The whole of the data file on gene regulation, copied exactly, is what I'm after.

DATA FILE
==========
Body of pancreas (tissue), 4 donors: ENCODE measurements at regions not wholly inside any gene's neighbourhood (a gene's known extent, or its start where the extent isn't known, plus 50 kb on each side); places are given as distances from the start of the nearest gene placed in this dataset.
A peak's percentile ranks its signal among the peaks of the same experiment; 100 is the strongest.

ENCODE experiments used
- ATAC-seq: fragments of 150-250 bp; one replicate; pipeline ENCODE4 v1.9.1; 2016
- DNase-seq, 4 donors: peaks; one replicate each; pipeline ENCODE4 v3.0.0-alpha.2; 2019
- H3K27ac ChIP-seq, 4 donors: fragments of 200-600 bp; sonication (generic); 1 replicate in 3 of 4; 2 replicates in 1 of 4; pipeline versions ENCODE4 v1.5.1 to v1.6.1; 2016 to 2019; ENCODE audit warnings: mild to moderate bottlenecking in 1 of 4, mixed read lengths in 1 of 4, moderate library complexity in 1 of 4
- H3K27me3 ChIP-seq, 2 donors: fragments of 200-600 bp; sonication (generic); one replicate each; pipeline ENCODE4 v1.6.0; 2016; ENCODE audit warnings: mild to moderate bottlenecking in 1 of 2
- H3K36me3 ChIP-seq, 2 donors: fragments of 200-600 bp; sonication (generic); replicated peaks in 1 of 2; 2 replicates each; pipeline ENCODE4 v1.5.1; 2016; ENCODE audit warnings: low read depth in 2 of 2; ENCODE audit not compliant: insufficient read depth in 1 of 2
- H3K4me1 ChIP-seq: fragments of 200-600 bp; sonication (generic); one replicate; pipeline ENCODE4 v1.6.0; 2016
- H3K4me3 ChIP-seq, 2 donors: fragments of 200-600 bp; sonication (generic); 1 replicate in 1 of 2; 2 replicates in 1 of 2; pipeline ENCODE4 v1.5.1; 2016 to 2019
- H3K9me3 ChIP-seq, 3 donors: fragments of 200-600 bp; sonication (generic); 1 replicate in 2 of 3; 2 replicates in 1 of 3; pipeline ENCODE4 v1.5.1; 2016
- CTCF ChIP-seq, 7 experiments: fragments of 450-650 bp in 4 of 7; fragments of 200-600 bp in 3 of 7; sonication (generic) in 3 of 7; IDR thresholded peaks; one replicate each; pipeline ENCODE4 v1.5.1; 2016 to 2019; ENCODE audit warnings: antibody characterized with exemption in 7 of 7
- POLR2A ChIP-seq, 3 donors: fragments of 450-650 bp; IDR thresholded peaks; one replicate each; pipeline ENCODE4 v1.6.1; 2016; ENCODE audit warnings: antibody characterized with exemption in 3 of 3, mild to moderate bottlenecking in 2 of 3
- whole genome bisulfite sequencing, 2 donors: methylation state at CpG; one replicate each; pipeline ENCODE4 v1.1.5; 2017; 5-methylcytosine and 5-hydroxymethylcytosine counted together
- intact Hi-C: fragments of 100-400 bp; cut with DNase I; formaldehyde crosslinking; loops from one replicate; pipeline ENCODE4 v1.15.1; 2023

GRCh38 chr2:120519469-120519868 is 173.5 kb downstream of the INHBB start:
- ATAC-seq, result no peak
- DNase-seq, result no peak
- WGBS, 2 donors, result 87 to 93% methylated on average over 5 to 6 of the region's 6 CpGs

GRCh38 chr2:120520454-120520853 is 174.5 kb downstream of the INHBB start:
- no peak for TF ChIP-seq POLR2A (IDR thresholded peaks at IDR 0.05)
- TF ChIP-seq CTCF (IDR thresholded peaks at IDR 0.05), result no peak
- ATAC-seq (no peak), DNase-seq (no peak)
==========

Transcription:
Body of pancreas (tissue), 4 donors: ENCODE measurements at regions not wholly inside any gene's neighbourhood (a gene's known extent, or its start where the extent isn't known, plus 50 kb on each side); places are given as distances from the start of the nearest gene placed in this dataset.
A peak's percentile ranks its signal among the peaks of the same experiment; 100 is the strongest.

ENCODE experiments used
- ATAC-seq: fragments of 150-250 bp; one replicate; pipeline ENCODE4 v1.9.1; 2016
- DNase-seq, 4 donors: peaks; one replicate each; pipeline ENCODE4 v3.0.0-alpha.2; 2019
- H3K27ac ChIP-seq, 4 donors: fragments of 200-600 bp; sonication (generic); 1 replicate in 3 of 4; 2 replicates in 1 of 4; pipeline versions ENCODE4 v1.5.1 to v1.6.1; 2016 to 2019; ENCODE audit warnings: mild to moderate bottlenecking in 1 of 4, mixed read lengths in 1 of 4, moderate library complexity in 1 of 4
- H3K27me3 ChIP-seq, 2 donors: fragments of 200-600 bp; sonication (generic); one replicate each; pipeline ENCODE4 v1.6.0; 2016; ENCODE audit warnings: mild to moderate bottlenecking in 1 of 2
- H3K36me3 ChIP-seq, 2 donors: fragments of 200-600 bp; sonication (generic); replicated peaks in 1 of 2; 2 replicates each; pipeline ENCODE4 v1.5.1; 2016; ENCODE audit warnings: low read depth in 2 of 2; ENCODE audit not compliant: insufficient read depth in 1 of 2
- H3K4me1 ChIP-seq: fragments of 200-600 bp; sonication (generic); one replicate; pipeline ENCODE4 v1.6.0; 2016
- H3K4me3 ChIP-seq, 2 donors: fragments of 200-600 bp; sonication (generic); 1 replicate in 1 of 2; 2 replicates in 1 of 2; pipeline ENCODE4 v1.5.1; 2016 to 2019
- H3K9me3 ChIP-seq, 3 donors: fragments of 200-600 bp; sonication (generic); 1 replicate in 2 of 3; 2 replicates in 1 of 3; pipeline ENCODE4 v1.5.1; 2016
- CTCF ChIP-seq, 7 experiments: fragments of 450-650 bp in 4 of 7; fragments of 200-600 bp in 3 of 7; sonication (generic) in 3 of 7; IDR thresholded peaks; one replicate each; pipeline ENCODE4 v1.5.1; 2016 to 2019; ENCODE audit warnings: antibody characterized with exemption in 7 of 7
- POLR2A ChIP-seq, 3 donors: fragments of 450-650 bp; IDR thresholded peaks; one replicate each; pipeline ENCODE4 v1.6.1; 2016; ENCODE audit warnings: antibody characterized with exemption in 3 of 3, mild to moderate bottlenecking in 2 of 3
- whole genome bisulfite sequencing, 2 donors: methylation state at CpG; one replicate each; pipeline ENCODE4 v1.1.5; 2017; 5-methylcytosine and 5-hydroxymethylcytosine counted together
- intact Hi-C: fragments of 100-400 bp; cut with DNase I; formaldehyde crosslinking; loops from one replicate; pipeline ENCODE4 v1.15.1; 2023

GRCh38 chr2:120519469-120519868 is 173.5 kb downstream of the INHBB start:
- ATAC-seq, result no peak
- DNase-seq, result no peak
- WGBS, 2 donors, result 87 to 93% methylated on average over 5 to 6 of the region's 6 CpGs

GRCh38 chr2:120520454-120520853 is 174.5 kb downstream of the INHBB start:
- no peak for TF ChIP-seq POLR2A (IDR thresholded peaks at IDR 0.05)
- TF ChIP-seq CTCF (IDR thresholded peaks at IDR 0.05), result no peak
- ATAC-seq (no peak), DNase-seq (no peak)